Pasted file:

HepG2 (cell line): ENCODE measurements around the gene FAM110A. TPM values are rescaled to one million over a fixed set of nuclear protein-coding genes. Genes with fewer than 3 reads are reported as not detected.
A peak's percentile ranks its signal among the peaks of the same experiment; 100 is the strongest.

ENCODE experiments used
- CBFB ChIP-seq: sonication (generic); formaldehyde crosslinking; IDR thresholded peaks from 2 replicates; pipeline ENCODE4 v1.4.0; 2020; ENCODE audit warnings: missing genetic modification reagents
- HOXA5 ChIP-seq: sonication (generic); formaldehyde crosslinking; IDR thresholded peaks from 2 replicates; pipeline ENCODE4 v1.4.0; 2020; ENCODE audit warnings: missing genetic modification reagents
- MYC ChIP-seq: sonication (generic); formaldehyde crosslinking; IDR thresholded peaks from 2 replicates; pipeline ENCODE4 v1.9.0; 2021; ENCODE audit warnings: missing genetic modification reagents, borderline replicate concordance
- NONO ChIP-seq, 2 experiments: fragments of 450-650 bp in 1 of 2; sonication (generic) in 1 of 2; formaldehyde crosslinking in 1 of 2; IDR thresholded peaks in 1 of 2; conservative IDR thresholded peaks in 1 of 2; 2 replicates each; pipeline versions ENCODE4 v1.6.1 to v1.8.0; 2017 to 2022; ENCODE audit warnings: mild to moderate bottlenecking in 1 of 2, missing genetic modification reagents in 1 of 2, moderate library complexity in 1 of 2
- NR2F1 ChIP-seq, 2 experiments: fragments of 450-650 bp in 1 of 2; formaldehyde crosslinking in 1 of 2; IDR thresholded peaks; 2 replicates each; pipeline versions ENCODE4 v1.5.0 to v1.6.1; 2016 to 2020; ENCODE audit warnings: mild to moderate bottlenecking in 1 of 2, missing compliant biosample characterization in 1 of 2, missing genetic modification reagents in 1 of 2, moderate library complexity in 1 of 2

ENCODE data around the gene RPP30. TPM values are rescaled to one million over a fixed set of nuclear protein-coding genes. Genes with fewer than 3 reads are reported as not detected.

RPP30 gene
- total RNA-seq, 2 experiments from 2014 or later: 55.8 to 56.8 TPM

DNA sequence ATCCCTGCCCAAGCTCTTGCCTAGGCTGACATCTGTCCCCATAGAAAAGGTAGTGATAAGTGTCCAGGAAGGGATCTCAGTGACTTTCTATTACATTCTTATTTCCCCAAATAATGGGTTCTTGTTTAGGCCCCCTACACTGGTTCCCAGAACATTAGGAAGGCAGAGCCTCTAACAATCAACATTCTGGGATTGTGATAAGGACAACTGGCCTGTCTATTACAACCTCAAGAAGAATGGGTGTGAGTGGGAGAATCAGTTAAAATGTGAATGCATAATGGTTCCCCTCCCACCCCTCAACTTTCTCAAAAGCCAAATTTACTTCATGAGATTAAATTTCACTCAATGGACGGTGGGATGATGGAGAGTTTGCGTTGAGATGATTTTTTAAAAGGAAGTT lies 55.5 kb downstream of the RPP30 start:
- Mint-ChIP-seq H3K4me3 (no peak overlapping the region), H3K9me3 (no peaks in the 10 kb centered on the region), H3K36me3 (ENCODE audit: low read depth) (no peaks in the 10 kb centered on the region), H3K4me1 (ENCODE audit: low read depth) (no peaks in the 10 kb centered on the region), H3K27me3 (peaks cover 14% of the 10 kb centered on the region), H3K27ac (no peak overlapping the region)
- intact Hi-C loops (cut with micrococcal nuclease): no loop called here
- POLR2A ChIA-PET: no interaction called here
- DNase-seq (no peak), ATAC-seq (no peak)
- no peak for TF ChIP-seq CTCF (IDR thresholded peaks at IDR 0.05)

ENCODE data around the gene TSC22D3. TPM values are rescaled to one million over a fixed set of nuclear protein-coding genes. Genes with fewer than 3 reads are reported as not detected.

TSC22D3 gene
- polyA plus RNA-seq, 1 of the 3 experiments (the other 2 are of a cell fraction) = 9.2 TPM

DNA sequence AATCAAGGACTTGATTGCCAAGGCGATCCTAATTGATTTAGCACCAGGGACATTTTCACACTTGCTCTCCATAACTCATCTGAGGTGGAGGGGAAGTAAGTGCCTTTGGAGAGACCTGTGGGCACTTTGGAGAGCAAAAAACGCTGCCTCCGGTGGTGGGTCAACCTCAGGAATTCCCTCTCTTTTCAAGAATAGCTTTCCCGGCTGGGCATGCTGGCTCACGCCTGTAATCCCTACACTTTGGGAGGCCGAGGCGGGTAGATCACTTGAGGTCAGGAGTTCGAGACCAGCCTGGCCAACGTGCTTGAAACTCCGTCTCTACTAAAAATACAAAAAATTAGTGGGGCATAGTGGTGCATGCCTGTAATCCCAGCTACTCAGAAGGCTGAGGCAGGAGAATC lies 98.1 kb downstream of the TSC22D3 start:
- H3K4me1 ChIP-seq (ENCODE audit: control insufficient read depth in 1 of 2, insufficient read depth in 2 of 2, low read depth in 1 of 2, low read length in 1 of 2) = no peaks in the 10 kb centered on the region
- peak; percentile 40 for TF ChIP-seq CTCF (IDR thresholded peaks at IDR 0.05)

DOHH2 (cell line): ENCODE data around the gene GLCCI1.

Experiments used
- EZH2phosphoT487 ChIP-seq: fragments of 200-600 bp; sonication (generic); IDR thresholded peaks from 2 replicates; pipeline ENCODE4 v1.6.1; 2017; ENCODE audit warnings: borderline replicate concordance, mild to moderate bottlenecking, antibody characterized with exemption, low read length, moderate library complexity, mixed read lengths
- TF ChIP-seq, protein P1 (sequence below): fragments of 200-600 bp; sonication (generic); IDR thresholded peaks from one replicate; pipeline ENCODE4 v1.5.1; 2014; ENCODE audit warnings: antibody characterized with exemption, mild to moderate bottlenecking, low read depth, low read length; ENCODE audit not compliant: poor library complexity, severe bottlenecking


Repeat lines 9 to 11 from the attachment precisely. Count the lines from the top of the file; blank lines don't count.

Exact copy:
ENCODE data around the gene RPP30. TPM values are rescaled to one million over a fixed set of nuclear protein-coding genes. Genes with fewer than 3 reads are reported as not detected.

RPP30 gene
- total RNA-seq, 2 experiments from 2014 or later: 55.8 to 56.8 TPM